Court Okays Kicking BDS Supporter Out of Country

YERUSHALAYIM (Reuters/Hamodia) —
Omar Shakir, the local director of Human Rights Watch, at his office in Ramallah, Tuesday. (AP Photo/Nasser Nasser)

Israel’s High Court upheld a government decision to deport a Human Rights Watch (HRW) official accused of backing an international pro-Palestinian boycott campaign, an edict he said was aimed at stifling criticism of Israel.

The court ratified an Interior Ministry refusal to renew the work visa of Omar Shakir, a U.S. citizen representing New York-based HRW in Israel and the Palestinian territories, and ordered him to leave within 20 days.

Israel says he supports the Boycott, Divestment and Sanctions (BDS) movement, which it has criminalized. It has lobbied Western powers to follow suit, and Shakir’s case was a test for its anti-boycott legislation.

Shakir contested the argument that his past pro-Palestinian statements, before being appointed to the HRW post in 2016, constituted current backing for boycotts of Israel.

However, the judges found otherwise: “After examining [Omar Shakir’s] actions and statements, they have led to the conclusion that not only did he not prove that he had abandoned his calls for a boycott of Israel, but has continued to carry out his agenda as evident from his actions and statements. Since being allowed to enter the country, the justification surrounding the accusations against the petitioner regarding exploiting his stay in the country have been shown true. The petitioner continues to publicly call for a boycott against the State of Israel or parts of it, and in the same breath, requests Israel open its doors to him.”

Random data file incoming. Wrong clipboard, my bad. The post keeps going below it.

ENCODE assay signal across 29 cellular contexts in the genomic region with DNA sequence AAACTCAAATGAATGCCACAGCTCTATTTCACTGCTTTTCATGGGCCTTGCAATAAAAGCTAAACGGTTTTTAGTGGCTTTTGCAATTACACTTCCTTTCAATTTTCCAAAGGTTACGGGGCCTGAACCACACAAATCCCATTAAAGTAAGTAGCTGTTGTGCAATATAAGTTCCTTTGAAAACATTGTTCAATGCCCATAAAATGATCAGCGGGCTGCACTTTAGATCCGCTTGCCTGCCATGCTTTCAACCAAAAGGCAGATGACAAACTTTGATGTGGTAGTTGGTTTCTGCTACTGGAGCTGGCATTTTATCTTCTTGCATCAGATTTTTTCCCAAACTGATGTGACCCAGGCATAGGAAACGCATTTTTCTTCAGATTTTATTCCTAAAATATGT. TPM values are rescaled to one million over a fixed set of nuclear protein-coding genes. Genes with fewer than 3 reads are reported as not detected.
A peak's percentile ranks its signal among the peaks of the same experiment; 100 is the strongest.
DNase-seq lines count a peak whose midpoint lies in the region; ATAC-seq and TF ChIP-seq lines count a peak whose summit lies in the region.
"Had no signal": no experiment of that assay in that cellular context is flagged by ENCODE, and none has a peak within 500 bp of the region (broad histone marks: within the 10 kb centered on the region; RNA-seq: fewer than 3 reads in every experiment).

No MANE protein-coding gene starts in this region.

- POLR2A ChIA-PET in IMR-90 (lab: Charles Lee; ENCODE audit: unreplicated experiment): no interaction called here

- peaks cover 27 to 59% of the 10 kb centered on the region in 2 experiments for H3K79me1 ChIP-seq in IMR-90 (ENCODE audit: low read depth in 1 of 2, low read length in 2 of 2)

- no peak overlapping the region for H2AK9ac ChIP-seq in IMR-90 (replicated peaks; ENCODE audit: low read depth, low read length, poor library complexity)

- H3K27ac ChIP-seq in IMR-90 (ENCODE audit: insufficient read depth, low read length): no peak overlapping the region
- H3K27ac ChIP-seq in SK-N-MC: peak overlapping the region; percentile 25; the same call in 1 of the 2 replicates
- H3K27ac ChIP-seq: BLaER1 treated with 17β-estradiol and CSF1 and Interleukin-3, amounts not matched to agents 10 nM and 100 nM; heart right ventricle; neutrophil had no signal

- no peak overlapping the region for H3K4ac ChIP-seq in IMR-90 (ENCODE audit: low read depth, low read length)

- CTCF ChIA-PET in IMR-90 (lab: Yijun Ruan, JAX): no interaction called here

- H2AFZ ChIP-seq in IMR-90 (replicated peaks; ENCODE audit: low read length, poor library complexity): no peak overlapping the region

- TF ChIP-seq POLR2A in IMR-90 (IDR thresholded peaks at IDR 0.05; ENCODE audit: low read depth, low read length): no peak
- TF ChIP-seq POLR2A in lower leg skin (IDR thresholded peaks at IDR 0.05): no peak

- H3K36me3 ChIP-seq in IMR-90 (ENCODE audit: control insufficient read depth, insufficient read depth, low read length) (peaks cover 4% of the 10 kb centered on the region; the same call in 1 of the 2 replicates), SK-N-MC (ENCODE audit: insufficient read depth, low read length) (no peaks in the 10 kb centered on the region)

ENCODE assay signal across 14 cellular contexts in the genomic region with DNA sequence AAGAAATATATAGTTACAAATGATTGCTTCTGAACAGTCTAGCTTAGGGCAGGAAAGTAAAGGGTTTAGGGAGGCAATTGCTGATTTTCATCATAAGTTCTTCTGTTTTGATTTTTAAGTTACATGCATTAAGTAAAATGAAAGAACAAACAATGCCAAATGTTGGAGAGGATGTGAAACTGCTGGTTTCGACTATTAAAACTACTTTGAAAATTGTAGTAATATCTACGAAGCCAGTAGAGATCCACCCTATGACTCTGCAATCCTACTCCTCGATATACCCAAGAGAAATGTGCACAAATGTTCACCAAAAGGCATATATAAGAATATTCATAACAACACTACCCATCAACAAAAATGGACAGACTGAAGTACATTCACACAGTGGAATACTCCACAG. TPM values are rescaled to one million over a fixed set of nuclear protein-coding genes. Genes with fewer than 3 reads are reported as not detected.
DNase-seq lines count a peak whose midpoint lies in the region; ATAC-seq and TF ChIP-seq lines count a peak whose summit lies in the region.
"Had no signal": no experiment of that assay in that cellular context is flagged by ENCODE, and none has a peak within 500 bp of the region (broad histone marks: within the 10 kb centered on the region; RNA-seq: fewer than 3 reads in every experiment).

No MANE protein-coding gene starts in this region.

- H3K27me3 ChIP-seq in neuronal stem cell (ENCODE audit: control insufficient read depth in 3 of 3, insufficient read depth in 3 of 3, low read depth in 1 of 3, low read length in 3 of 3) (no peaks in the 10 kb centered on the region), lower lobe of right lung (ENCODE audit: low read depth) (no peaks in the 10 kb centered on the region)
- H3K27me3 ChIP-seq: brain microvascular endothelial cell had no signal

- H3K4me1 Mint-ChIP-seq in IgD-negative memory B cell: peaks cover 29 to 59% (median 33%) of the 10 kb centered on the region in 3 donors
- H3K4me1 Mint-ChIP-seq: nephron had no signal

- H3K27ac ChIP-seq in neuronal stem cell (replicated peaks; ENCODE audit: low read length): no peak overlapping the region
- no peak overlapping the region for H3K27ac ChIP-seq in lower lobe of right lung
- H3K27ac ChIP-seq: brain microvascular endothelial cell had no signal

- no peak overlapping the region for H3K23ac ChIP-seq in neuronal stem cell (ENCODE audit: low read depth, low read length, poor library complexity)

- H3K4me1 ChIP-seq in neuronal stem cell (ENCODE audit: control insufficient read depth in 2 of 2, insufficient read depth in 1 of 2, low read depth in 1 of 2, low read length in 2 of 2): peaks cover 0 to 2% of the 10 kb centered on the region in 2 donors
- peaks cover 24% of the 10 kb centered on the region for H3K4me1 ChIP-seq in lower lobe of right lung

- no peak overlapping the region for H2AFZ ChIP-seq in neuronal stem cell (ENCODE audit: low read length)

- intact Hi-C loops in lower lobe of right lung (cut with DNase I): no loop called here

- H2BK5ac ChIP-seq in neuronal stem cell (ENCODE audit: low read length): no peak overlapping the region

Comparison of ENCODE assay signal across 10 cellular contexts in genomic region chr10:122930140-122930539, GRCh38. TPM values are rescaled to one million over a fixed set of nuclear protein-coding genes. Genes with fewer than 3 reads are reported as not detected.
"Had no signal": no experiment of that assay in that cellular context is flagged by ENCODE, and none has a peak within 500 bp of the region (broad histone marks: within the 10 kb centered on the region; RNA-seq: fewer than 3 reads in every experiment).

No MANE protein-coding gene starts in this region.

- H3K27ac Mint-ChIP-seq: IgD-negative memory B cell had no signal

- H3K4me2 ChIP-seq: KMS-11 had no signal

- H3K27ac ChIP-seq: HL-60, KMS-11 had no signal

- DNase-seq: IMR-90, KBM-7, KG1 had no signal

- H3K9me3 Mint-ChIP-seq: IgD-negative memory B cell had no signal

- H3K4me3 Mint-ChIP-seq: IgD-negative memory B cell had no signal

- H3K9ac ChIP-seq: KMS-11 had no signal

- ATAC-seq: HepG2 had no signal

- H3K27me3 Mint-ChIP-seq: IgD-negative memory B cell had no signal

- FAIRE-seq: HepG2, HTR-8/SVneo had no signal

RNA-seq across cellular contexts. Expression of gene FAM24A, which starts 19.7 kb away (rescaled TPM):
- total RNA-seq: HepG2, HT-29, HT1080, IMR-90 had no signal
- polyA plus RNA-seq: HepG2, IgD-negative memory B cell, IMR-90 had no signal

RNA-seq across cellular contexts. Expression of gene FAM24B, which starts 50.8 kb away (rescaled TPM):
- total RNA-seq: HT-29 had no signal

The ruling went on to state, “Not only was there [from Shakir] systematic support for BDS which continued after he began his work for the organization [HRW], his conduct surrounding FIFA, as well as his repeated calls for boycotting Israeli assets in the region, is based on a sweeping denial of the legitimacy of Israeli communities in Judea and Samaria. In these circumstances, there is no reason to intervene in the previous ruling. This is a case in which a boycott was promoted only because of an affinity for the area [Israel] ─ as opposed to its conduct. Therefore, the Minister’s decision does not go beyond the limits of his authority.”

“Israeli Supreme Court upholds my deportation over my rights advocacy,” Shakir tweeted about the unanimous decision by the three-judge court.

He said that if the Israeli government forces him to leave, it will be joining Iran, North Korea and Egypt in blocking access for HRW officials monitoring rights violations.

“We won’t stop. And we won’t be the last,” Shakir wrote.

Israeli Interior Minister Rabbi Aryeh Deri said he was happy with the decision. “Anyone who acts against the country should know we will not allow them to work or live here,” he said.

Israeli Strategic Affairs Minister Gilad Erdan said Israel granted hundreds of visas a year to rights activists and invited HRW to appoint a replacement for Shakir, according to AP.

Before the ruling, HRW claimed Israel’s move against Shakir showed it was seeking to suppress rights criticism.

HRW says it does not support boycotts of Israel.

It has defended Shakir’s statements since joining, including a tweet backing online rental service Airbnb’s delisting a year ago of homes in Israeli communities in Yehudah and Shomron.

Airbnb later reversed that decision after intense criticism from Israel and litigation in U.S. and Israeli courts.

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